RaLink RT2561/RT61 PCI Wireless Card Linux Installation
Based substantially on Stewart Rackham's 2004 page [srackham*AT*methodsDOTcoDOTnz]
and Peter's 2005 update [peterthevicar*AT*linkDOTfreeukDOTcom].
Debian 2.6.18 kernel ("etch"). Linksys WMP54G PCI 802.11g wireless card with RaLink RT2561/RT61 chipset. The installation works for me under the conditions described. Rackham and Peterthevicar used older drivers and slightly different hardware, yet the instructions have not changed much. Maybe this means they will work for you!
The RT2561/RT61 chipset is used to implement 802.11g Wireless LAN NICs. These notes describe how I installed a RaLink based NIC (the Linksys WMP54G PCI 802.11g card) under Debian Linux ("etch").
I used version 220.127.116.11 of the RT2561/RT61 open source driver.
My LAN WAP (Wireless Access Point) that I'm connecting to from the Debian based workstation was for a home network. It was wide-open, with no WEP or access control.
The installation involves:
Installing kernel source.
Downloading, compiling and installing the RaLink 2561/RT61 Open Source driver.
Configuring a TCP/IP connection to the LAN wireless access point (WAP).
Selecting and Downloading the proper drivers
Install the NIC and check it has been detected on the PCI bus:
$ lspci 03:06.0 Network controller: RaLink RT2561/RT61 802.11g PCI
I got my driver from http://www.ralinktech.com/ralink/Home/Support/Linux.html and selected RT2501 PCI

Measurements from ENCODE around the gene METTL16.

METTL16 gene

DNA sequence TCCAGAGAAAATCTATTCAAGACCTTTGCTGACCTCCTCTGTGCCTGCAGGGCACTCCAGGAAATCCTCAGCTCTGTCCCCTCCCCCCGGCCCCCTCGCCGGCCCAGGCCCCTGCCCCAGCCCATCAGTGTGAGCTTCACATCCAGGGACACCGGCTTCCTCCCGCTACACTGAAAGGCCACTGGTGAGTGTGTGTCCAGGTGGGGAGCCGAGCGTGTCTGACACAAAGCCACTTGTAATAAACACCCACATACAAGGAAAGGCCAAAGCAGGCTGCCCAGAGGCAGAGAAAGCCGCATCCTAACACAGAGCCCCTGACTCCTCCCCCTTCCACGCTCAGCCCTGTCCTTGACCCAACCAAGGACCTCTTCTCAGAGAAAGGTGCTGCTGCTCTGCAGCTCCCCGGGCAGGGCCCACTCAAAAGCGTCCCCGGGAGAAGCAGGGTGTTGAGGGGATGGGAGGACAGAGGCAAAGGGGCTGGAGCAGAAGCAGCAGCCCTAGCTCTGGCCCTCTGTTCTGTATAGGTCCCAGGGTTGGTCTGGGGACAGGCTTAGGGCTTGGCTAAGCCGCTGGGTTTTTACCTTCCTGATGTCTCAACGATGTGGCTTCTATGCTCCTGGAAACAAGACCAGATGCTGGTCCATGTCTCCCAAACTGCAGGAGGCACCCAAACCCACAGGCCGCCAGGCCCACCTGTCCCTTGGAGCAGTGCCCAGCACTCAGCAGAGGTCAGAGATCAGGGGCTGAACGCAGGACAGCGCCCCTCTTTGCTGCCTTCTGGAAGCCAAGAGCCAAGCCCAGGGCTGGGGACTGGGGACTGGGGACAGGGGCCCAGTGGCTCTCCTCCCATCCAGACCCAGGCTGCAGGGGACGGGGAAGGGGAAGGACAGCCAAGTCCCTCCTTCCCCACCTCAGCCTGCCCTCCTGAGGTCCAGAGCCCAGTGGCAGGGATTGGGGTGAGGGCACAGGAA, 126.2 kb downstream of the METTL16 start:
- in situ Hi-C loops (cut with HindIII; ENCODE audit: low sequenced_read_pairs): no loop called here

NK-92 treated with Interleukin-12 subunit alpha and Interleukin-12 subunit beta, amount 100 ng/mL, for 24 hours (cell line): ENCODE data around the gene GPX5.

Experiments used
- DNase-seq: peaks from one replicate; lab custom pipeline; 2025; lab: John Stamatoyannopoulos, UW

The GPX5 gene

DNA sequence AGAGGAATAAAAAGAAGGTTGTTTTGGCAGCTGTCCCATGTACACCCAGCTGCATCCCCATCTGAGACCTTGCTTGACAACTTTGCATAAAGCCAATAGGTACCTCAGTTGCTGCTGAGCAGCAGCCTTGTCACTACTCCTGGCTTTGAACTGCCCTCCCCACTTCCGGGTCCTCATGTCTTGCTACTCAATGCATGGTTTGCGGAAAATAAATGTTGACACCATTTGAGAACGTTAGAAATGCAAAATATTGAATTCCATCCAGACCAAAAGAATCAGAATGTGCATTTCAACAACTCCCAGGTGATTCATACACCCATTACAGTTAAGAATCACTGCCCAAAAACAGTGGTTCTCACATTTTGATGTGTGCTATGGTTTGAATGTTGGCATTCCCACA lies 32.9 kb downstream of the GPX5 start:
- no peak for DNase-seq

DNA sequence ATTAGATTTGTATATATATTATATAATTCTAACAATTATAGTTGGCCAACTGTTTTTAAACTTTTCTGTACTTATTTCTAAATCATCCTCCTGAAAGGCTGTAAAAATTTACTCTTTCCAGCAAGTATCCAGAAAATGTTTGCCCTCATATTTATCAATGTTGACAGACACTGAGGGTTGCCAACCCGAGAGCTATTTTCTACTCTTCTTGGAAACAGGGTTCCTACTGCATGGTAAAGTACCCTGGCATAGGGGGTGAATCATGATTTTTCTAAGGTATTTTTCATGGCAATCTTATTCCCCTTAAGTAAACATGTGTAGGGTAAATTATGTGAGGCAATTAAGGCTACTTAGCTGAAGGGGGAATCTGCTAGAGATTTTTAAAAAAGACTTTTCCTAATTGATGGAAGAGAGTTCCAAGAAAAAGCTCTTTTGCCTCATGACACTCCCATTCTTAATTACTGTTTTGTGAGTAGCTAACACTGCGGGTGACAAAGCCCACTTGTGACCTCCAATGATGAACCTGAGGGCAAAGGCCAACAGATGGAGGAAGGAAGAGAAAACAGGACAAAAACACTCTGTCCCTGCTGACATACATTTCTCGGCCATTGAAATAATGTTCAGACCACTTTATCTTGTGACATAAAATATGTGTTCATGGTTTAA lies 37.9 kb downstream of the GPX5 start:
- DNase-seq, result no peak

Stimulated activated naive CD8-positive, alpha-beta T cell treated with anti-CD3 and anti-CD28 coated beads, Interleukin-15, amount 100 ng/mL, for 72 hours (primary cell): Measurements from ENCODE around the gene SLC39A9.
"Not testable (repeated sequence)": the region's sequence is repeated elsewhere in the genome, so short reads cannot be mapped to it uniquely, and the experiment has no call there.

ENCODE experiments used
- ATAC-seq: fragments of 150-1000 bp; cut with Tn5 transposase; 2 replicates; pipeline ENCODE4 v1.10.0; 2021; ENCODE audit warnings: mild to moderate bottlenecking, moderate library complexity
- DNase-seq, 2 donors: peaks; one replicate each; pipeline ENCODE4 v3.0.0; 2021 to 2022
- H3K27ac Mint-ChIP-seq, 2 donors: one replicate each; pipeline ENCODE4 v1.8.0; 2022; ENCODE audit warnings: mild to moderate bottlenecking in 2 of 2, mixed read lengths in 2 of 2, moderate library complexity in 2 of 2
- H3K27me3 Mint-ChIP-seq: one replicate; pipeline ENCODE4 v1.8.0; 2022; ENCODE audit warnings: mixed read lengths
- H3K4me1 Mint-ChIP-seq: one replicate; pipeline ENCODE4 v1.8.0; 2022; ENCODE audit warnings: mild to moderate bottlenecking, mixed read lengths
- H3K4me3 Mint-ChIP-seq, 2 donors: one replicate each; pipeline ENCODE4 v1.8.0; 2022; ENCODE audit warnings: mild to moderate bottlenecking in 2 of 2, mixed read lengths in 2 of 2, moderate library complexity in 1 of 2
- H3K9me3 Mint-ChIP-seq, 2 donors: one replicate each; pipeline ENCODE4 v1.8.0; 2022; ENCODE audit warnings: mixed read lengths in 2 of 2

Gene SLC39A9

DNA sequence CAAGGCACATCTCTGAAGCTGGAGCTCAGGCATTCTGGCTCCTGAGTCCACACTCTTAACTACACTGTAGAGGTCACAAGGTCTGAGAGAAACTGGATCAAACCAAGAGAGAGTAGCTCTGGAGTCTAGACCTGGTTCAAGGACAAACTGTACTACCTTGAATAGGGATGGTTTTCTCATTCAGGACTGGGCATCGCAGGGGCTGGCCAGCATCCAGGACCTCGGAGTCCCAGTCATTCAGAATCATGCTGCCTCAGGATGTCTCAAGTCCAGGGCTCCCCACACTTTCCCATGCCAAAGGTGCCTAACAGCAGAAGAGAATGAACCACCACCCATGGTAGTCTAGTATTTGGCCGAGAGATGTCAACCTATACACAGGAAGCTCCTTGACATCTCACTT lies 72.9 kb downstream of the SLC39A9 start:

A link at the bottom of the RAlink page pointed me at: The rt2X00 Open Source Project, where I tried to follow the instructions I found.
I was told to
mkdir /home/myself/temp cp IS_Linux_STA_6x_D_18.104.22.168.tar.gz /home/myself/temp/IS_Linux_STA_6x_D_22.214.171.124.tar.gz cd /home/myself/temp tar -xzvf IS_Linux_STA_6x_D_126.96.36.199.tar.gz cd ./IS_Linux_STA_6x_D_188.8.131.52/Module make make install
This is where I ran into trouble!!
make make -C /lib/modules/2.6.18-5-k7/build SUBDIRS=/home/myself/IS_Linux_STA_6x_D_184.108.40.206/Module modules make: *** /lib/modules/2.6.18-5-k7/build: No such file or directory. Stop. make: *** [all] Error 2
The Makefile failed. Why? Clearly there was no build directory. It appears that some of the makefiles make invalid assumptions about where your kernel source is. These assumptions are not correct for Debian. Here are two ways to fix it.
The Hard Way: Installing the Kernel Headers and Modifying the Makefile
Whereas some other distros require a kernel source code installation to compile a module, Debian provides kernel headers for this purpose.
Since uname -r returned 220.127.116.11-k7, I Googled "debian headers 2.6.18-5-k7" and it took me to http://packages.debian.org/etch/linux-headers-2.6.18-5-vserver-k7:
This site recommended that I install the following packages:
apt-get install linux-headers-$(uname -r) apt-get install linux-kbuild
Note the trick with -$(uname -r) which substitutes your kernel string into apt-get.